Interviews

Debating draft 20th Amendment

By Sarah Hannan

The proposed 20th Amendment to the Constitution seems to have received much opposition given that the incumbent Government has made changes in a way that fortified the powers vested in the Executive President.

Below are excerpts of The Sunday Morning’s interviews with Opposition party representatives – Samagi Jana Balawegaya (SJB) National Organiser and MP Tissa Attanayake, Janatha Vimukthi Peramuna (JVP) Leader Anura Kumara Dissanayake, and Illankai Tamil Arasu Kachchi (ITAK) Leader Mavai Senathirajah – on the proposed 20th Amendment.

Not about people, but brought for personal gain – Tissa Attanayake

Why does the Samagi Jana Balawegaya (SJB) oppose the 20th Amendment?

If we want to strengthen the referendum against the Government now, our main intention should be to unite all the anti-government political forces. Opposition Leader Sajith Premadasa is not only leading the Samagi Jana Balawega. He is ready to lead all anti-government forces. At present, the Government is using its two-thirds majority to bring in the 20th Amendment which makes it quite clear that the amendment is not about the aspirations of the people, but was brought in for personal gain.

They now say that during the last election the people gave the power to remove the 19th Amendment and bring in the 20th Amendment. But they did not show the people what the 20th Amendment was. They created the illusion that the 20th Amendment was like the icing on a cake. There are a number of very serious issues regarding the 20th Amendment which have come out today.

What are your thoughts on a person with dual citizenship running for office and being able to enter Parliament?

The 19th Amendment had abolished access to Parliament and the presidency, especially for persons with dual citizenship. The real owners of the country should be appointed to those posts. If so, the 19th Amendment should have been further expanded and reduced to the same level as the provincial council and the pradeshiya sabha.

Also, the law could have been applied to those holding the highest positions in Government. That is true nationality. But instead of bringing in dual citizenship, any person is allowed to run for any position, up to presidency. Does that mean protecting the Sri Lankan identity? We never thought we would get into a process like this with patriotic outfits. Why can’t these people get rid of their dual citizenship and come to these positions?

What are the shortcomings that you see of the new Amendment?

The other dangerous aspect of the 20th Amendment is the right of the President to make arbitrary appointments. People have been saying for a long time that ministers are a burden to the country. That is why restrictions were imposed on the appointment of 19 ministers. But today, those restrictions have been removed. The role of the Legislative Council has been undermined. The functioning of the commissions has been weakened.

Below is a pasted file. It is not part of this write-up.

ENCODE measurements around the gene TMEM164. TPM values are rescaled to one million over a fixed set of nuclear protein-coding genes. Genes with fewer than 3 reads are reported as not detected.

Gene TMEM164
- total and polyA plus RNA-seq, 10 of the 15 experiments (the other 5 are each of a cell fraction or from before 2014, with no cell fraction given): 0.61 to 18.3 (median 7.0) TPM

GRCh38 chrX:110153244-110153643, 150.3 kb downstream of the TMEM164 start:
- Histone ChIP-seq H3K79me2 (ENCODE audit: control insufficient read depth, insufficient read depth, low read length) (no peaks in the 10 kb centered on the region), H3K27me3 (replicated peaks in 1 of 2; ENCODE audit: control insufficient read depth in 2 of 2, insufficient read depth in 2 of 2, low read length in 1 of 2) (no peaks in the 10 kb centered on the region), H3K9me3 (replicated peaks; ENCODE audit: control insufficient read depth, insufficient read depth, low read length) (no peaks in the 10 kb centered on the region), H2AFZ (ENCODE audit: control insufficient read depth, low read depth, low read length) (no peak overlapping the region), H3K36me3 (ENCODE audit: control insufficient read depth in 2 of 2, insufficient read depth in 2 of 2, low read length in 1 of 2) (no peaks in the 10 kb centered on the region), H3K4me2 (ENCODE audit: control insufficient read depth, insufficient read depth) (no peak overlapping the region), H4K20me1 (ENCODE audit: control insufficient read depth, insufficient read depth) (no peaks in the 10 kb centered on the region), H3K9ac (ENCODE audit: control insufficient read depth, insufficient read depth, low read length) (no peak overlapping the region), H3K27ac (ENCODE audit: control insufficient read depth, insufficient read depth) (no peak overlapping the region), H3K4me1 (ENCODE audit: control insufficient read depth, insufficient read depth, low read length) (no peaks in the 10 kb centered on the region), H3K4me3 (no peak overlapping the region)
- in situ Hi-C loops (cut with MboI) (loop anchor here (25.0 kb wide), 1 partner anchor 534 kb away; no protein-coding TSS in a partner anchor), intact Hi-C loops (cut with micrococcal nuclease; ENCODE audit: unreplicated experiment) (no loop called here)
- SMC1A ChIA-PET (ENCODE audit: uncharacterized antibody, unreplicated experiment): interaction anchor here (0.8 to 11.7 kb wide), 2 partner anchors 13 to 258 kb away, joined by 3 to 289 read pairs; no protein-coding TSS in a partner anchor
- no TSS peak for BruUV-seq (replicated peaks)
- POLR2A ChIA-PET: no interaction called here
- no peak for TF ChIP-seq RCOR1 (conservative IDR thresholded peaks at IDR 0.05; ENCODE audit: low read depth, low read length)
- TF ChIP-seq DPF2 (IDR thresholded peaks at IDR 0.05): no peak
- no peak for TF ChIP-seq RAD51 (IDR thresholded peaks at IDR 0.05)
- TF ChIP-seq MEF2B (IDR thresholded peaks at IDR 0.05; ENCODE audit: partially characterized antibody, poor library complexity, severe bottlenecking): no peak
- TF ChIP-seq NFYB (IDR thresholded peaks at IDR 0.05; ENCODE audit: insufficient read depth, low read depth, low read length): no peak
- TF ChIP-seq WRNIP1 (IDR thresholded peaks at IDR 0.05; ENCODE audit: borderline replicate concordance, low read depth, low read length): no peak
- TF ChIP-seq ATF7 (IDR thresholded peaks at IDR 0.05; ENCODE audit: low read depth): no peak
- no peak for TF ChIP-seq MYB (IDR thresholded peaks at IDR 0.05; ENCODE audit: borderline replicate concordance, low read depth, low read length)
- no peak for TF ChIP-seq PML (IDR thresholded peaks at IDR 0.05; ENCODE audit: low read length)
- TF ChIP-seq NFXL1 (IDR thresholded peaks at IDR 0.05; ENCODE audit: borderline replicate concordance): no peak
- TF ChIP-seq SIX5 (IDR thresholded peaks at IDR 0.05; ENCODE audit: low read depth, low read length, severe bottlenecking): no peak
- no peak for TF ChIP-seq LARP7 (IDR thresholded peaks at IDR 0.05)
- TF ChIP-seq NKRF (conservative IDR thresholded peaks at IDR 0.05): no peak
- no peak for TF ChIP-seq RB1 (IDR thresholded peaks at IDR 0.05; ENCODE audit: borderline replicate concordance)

Legislation in a country should be for the benefit of its citizens. But through the 20th Amendment, laws have been made for rulers instead of citizens. It is a violation of civil rights. Therefore, we hope to take legal action against this. Secondly, we strongly oppose our protest in Parliament. Thirdly, we hope to unite the citizens’ organisations, civil society organisations, and moderate sections of this country and build a mass protest.

Govt. should open it for a referendum – Anura Kumara Dissanayake

Why does the Janatha Vimukthi Peramuna (JVP) oppose the 20th Amendment?

We oppose the 20th Amendment as a whole. With the amendment to the Constitution, what the Sri Lanka Podujana Peramuna (SLPP)-led Government is trying to do is give total authority to the Executive President, which can be seen as a dangerous trait. That can give rise to constitutional autocracy, which we strongly oppose.

Moreover, the President will have the authority to bring in emergency acts, remove the limitation to the Cabinet of Ministers, and suspend the Auditor Commission. Once the amendment is enforced, Sri Lanka will not have a democratic governing system and this will threaten the financial stability of the country as well.

What are your thoughts on a person with dual citizenship running for office and being able to enter Parliament?

On allowing persons with dual citizenship to enter Parliament, we believe that this article needs to be further debated as the oath we take as Members of Parliament and the oath that is taken when a person becomes a citizen of another country will have disparity, which also raises the question of a public representative’s loyalty to the country and its governing system.

Would you be considering legal action over the draft Amendment?

We do not see a necessity to go to courts over the proposed Amendment yet. The way the Amendment is now drafted cannot be contested in court, as the judiciary will not challenge the loss of democracy or how the Amendment will launch a political disaster.